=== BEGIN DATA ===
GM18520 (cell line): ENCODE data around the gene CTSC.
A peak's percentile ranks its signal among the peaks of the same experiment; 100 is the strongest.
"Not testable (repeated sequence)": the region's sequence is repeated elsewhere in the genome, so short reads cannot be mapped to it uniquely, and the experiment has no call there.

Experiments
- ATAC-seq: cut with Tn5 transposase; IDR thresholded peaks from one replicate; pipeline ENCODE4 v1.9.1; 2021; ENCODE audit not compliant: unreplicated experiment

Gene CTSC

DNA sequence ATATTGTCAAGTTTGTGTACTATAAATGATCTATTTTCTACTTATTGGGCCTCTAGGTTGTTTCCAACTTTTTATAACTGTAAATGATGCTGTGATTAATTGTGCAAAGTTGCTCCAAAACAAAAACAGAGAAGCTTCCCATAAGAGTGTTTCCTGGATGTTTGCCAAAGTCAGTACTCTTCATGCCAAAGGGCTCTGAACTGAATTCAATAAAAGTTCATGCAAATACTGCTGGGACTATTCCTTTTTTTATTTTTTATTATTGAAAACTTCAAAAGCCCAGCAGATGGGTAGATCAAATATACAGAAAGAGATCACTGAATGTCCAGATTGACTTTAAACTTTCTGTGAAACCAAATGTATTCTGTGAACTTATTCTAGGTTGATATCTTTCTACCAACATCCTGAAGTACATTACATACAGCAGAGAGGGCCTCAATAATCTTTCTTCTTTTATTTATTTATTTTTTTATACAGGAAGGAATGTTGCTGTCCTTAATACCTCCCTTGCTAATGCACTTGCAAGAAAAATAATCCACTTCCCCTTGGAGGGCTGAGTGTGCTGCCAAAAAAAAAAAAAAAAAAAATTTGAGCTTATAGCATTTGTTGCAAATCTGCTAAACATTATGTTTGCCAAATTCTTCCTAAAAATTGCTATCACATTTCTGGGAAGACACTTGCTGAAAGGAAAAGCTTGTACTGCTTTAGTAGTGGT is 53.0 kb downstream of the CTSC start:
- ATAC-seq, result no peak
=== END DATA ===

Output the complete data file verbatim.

GM18520 (cell line): ENCODE data around the gene CTSC.
A peak's percentile ranks its signal among the peaks of the same experiment; 100 is the strongest.
"Not testable (repeated sequence)": the region's sequence is repeated elsewhere in the genome, so short reads cannot be mapped to it uniquely, and the experiment has no call there.

Experiments
- ATAC-seq: cut with Tn5 transposase; IDR thresholded peaks from one replicate; pipeline ENCODE4 v1.9.1; 2021; ENCODE audit not compliant: unreplicated experiment

Gene CTSC

DNA sequence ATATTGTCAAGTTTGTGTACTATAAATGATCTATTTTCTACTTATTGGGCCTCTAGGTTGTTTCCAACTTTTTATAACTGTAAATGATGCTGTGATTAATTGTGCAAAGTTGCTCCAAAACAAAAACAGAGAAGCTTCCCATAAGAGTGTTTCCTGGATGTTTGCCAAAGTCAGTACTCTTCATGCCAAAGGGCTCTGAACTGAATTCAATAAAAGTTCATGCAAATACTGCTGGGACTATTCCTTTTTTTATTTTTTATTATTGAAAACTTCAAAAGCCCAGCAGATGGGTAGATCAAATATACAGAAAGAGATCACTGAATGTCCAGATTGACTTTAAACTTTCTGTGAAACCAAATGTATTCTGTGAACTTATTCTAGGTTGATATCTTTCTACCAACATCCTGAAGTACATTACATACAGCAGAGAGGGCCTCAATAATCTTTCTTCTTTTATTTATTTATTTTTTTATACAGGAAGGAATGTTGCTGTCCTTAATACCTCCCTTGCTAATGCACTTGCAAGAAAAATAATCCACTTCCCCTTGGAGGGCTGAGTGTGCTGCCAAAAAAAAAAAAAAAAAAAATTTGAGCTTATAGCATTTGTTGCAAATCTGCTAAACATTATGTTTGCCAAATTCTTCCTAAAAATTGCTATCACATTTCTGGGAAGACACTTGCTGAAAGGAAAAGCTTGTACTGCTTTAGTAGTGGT is 53.0 kb downstream of the CTSC start:
- ATAC-seq, result no peak